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This is an extract of paragraph 2 of section 1 of the Stack Exchange Terms of Service:

...Subscriber also certifies that they are legally permitted to use the Services and access the Network, and takes full responsibility for the selection and use of the Services and access of the Network. This Agreement is void where prohibited by law, and the right to access the Network is revoked in such jurisdictions...

Does this mean that it's a violation of the terms for the Subscriber to circumvent blocks that the Subscriber's country imposes to access the Network?

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I'm not a lawyer, but this appears just to be limiting any liability that SE could possibly have if a user accesses the site(s) in a country/jurisdiction where it is against the law to do so. So the user accessing the site could still get into trouble with their government, but SE is probably trying to avoid any liability/trouble with that gov't, since they clearly told those users not to access the site in the TOS.

In conclusion, nothing to see here, just a normal TOS provision.

Does this mean that it's a violation of the terms for the Subscriber to circumvent blocks that the Subscriber's country imposes to access the Network?

Yes, I think so. But is SE going to go out of their way to enforce it? I highly doubt it. It's one thing if California has their own laws, which most every business in America will try to abide by, but it's another thing to get an American company to try to follow/enforce the laws of say, North Korea.

  • @ᔕᖺᘎᕊ It means I'm Not A Lawyer. – Dan Bron Jul 5 '15 at 20:10
  • Thanks @DanBron and Dronehinge :) – ᔕᖺᘎᕊ Jul 5 '15 at 20:11
  • That was my thought, would SE terminate a North Korean's account. I guess not. – Tim Jul 5 '15 at 20:18
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    @Tim don't think so, that's what I mean by "not going out of their way to enforce it". – CRABOLO Jul 5 '15 at 20:19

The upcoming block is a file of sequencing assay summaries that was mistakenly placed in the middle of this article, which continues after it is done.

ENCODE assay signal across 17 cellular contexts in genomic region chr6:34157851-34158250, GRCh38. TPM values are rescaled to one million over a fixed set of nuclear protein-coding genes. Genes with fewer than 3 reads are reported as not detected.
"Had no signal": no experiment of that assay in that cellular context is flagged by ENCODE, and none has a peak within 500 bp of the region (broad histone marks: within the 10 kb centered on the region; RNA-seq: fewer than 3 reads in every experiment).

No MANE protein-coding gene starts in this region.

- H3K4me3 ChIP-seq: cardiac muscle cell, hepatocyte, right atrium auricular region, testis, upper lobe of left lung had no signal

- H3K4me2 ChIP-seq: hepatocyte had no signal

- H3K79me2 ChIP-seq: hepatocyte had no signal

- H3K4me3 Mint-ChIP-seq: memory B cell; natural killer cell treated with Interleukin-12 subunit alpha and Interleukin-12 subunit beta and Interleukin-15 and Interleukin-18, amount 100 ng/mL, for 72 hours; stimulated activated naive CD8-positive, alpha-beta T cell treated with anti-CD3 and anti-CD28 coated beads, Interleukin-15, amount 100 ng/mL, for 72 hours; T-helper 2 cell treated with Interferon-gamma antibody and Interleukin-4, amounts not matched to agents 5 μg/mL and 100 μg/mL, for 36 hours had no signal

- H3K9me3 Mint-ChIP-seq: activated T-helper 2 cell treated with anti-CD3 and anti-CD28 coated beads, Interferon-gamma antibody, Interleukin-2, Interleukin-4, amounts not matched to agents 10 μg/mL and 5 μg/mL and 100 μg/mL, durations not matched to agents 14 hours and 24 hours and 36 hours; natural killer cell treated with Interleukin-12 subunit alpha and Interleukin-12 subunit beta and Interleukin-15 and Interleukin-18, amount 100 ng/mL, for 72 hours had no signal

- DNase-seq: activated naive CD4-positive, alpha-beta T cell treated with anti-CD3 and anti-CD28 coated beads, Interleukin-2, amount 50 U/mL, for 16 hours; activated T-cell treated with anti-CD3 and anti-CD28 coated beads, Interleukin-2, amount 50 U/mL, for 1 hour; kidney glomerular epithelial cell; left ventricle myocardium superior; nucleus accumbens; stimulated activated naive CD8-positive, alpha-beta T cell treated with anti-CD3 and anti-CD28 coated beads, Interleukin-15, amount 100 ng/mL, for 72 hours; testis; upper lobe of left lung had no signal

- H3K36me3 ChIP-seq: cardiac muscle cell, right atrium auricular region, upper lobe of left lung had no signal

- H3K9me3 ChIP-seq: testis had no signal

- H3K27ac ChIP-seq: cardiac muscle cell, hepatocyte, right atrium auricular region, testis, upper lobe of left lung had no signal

• What if China bans some Chinese from accessing it - will SE comply? It's easy to talk Dear Leader this and Dear Leader that when he's got no financial strings to pull. – Deer Hunter Jul 5 '15 at 20:25
  • @DanBron The more normal term is IANAL, not INAL. – cpast Jul 6 '15 at 1:19
  • You're not a Stack Exchange employee. How can you answer the question " is SE going to go out of their way to enforce it?" with a "No."? It feels weird to see you trying to speak for Stack Exchange, when you don't appear to have their permission to speak for them. I think you should label this as a guess/speculation, rather than something you know to be true. – D.W. Jul 6 '15 at 3:29
  • @D.W. Alright, edited – CRABOLO Jul 6 '15 at 6:19
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Yes. That appears to be exactly what it means. Technically, it appears to be a violation of the terms to access the site, if your country blocks the site.

If you're in that situation, the question you have to ask yourself is: Do you care about violating that part of the Stack Exchange terms of service? Maybe not.

(Do we know whether Stack Exchange will take any action to block or terminate the account of users who violate this term? We don't know and can't know. All we know is that this provision would allow Stack Exchange to do so if they wanted to, though I'm not aware of any evidence that they've ever done so, and we can hope that they would not apply this provision unjustly.)

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    If my proposal is status-completed, meta.stackexchange.com/questions/256392/… , we'll know what to expect from SE. – Deer Hunter Jul 6 '15 at 4:51
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    @DeerHunter, I am a supporter of your proposal, but I don't think the connection to this question is as close as you suggest. A country can block/outlaw access to Stack Exchange without sending a single takedown request to Stack Exchange. Even if Stack Exchange accepted your proposal to issue an annual transparency report, such blocks still wouldn't show up in their transparency report. – D.W. Jul 6 '15 at 4:54

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